6. Mrs. America (FX on Hulu)

In an unusually, exhaustingly politics-focused year, TV overtly about political figures and political movements was plentiful. It also risked being too close to reality, in an unpleasant way. Much though I admired The Plot Against America, for instance, its exquisite counter-history about an America needing to stave off a homegrown Nazi Party in the 1940s felt like it was pointing at something I was already seeing with painful clarity. Mrs America, though, felt like a different animal. There were criticisms that it glorified its central subject, Phyllis Schlafly, but I see the show very differently — it takes painstaking efforts to locate Schlafly as one of many women pulling on the feminist movement from opposing ends, and by the end it’s a portrayal of how thoroughly she works against her own interest and betrays the women who support her. It’s also a show full of great performances, most especially Uzo Aduba as Shirley Chisholm and Tracey Ullman as Betty Friedan.

5. What We Do in the Shadows (FX)

This is the only returning show from my 2019 “best of the year” list, which is something I debated for a little bit. Maybe it’d be better to give this spot to another show that hadn’t gotten the spotlight yet? But What We Do in the Shadows’ second season was even better than its first, and to try to deny that is just silly. It highlighted and improved on all of the things that made it such a generously goofy, oddball, sweet, and strange series in season one. Its band of dumb vampire roommates and their secretly-a-vampire-slayer servant Guillermo were consistently the best, funniest thing on TV this spring, and “On the Run” is high on the list of the very best TV episodes of 2020.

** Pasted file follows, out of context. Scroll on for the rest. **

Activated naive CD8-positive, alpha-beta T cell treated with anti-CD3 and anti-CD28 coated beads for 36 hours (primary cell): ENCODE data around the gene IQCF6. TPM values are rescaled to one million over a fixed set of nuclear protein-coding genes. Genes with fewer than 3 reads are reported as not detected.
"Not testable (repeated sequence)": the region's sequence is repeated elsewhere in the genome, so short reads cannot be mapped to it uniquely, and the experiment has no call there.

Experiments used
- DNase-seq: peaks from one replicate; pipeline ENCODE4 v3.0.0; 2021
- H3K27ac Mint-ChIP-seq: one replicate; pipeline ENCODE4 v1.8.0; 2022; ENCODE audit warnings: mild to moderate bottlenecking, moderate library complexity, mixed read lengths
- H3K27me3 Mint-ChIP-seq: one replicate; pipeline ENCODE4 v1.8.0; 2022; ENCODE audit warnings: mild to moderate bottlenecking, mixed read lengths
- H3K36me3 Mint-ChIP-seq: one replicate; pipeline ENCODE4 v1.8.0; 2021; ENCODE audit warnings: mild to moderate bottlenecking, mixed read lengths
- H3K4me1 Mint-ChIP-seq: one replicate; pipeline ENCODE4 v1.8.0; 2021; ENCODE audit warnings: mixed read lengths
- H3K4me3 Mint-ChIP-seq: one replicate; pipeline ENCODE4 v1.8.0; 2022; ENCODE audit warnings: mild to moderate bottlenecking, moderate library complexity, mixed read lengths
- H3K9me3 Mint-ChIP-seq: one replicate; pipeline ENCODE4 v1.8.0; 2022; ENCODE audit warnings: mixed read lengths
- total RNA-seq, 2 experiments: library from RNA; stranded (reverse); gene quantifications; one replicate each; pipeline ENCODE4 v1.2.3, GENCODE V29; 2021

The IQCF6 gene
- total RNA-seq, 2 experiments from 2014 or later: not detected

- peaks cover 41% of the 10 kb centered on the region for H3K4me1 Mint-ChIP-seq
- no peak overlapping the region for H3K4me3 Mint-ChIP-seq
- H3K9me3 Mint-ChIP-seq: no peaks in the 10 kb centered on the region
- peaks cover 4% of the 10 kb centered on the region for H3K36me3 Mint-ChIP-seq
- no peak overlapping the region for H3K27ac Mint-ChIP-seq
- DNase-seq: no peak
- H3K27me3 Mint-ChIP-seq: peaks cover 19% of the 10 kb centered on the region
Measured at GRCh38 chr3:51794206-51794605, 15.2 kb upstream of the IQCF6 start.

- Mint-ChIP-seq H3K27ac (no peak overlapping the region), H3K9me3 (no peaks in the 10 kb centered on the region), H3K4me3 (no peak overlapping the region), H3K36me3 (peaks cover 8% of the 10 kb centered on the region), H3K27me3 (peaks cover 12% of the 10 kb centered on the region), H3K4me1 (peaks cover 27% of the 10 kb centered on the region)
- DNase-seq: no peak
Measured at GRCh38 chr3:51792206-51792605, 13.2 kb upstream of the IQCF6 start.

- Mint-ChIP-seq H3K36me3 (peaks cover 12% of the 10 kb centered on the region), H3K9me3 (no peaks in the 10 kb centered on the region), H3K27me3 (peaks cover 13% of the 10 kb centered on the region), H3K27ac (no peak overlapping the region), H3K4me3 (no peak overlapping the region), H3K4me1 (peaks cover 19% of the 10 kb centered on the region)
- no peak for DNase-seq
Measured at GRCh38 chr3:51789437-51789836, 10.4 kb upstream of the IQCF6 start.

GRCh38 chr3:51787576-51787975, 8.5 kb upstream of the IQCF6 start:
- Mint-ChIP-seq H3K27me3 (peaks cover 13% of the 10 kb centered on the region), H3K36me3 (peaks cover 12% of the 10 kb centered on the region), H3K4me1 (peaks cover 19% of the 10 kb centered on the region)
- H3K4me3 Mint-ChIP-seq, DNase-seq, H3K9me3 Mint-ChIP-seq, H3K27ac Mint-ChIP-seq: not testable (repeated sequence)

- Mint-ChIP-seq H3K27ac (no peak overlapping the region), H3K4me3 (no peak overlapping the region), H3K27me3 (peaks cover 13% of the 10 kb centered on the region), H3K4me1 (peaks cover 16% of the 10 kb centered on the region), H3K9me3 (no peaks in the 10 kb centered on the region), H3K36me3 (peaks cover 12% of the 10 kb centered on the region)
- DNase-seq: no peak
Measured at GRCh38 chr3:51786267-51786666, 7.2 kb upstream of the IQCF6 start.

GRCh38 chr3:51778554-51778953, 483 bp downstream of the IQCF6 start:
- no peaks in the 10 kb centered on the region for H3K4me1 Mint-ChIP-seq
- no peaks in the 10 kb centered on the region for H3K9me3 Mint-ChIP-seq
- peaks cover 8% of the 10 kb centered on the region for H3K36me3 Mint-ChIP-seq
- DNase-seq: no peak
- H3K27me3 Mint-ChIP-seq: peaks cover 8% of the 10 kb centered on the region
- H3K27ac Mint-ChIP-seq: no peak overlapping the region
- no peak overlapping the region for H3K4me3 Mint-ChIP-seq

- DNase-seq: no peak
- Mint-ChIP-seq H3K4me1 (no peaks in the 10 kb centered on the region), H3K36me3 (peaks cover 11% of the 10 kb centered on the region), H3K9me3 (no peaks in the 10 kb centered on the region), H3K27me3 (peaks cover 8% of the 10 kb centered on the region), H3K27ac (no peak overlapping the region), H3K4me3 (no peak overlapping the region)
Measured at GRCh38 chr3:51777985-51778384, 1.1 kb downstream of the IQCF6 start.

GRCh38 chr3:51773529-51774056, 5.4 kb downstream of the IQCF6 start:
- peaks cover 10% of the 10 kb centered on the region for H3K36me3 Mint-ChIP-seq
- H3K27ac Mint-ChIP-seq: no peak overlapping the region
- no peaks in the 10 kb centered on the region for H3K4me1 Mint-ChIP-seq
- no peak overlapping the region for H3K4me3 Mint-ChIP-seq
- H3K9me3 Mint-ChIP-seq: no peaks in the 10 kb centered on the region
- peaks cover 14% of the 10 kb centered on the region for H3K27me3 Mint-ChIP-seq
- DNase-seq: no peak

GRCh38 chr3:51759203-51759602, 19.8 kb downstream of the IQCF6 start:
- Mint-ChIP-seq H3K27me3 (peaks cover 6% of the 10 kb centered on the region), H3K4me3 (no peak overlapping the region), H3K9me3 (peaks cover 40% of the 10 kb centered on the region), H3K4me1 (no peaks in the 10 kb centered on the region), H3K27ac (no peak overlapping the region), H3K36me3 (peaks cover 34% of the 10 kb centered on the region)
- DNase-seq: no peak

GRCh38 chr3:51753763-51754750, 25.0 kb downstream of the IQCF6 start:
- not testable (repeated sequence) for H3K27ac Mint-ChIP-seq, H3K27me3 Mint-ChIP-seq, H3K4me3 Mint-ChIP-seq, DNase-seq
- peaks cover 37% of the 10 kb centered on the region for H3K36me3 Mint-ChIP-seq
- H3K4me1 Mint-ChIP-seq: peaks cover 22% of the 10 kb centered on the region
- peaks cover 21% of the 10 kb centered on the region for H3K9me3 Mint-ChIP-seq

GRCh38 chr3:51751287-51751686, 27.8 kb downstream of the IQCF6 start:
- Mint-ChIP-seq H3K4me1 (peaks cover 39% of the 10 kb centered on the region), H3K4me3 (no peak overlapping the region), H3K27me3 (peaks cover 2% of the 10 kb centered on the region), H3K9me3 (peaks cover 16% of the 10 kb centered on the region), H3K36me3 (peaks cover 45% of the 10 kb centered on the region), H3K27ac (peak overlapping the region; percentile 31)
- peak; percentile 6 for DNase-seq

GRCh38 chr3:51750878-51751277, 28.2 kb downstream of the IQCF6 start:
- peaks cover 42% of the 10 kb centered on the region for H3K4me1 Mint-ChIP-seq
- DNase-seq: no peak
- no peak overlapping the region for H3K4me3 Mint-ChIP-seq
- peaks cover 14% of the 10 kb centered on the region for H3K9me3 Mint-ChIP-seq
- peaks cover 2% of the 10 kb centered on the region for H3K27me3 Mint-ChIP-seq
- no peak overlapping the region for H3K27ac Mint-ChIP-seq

4. How to With John Wilson (HBO)

This series belongs with the wave of remarkable docuseries this year, but it’s also defiantly, fantastically different. Wilson’s memoir/comedy/personal essay/docuseries is entirely its own thing, and following its six episodes down the rabbit hole of Wilson’s distinctive point of view also involves thinking you know what this series is and then being proved wrong at every turn. It’s a really tender depiction of New York, New Yorkers, and weirdos. And even when the show offers its subjects up for audience judgment, Wilson doesn’t put them on pedestals so much as he points to the pedestals they’re already on and then backs away just far enough so everyone gets a good view. That’s especially true when Wilson makes himself the subject, and that self-reflection is what makes the last episode of the series a little masterpiece.

3. City So Real (National Geographic)

It was a huge year for docuseries, ranging from the extraordinary (Lenox Hill) to the newsworthy (Cheer, The Vow) to the inexplicably dominant (Tiger King). I loved many of them, but for me, City So Real was the best of the traditional nonfiction docuseries this year. Made by Steve James, the filmmaker who created America to Me (another of my favorite recent docuseries), City So Real is a portrait of Chicago during the 2019 mayoral race. What I admire most about James’s work is his ability to showcase individual voices within massive, faceless systems, without ever betraying the humanity of each person. People like the Uber driver and the guy at the barbershop don’t become symptoms of some bigger problem, or examples to be slotted into the story as obvious proof of one thing or another. James interviews and films his subjects with empathy and open curiosity, and his camera seems completely at home in every imaginable space.

2. The Good Lord Bird (Showtime)

I spent several worried moments over the past year thinking about The Good Lord Bird. Its release was delayed more than once, and even after Ethan Hawke was cast as abolitionist John Brown, I worried — how to nail the humor, the raucous romp of the story, without undermining the pain and gravity? It unequivocally surpassed my expectations, far beyond what I hoped for. Hawke’s John Brown is an undeniable force, Joshua Caleb Johnson is remarkable as Onion, and the series’s seven episodes are funny, brilliant, and shattering. Few shows from 2020 have stuck with me more.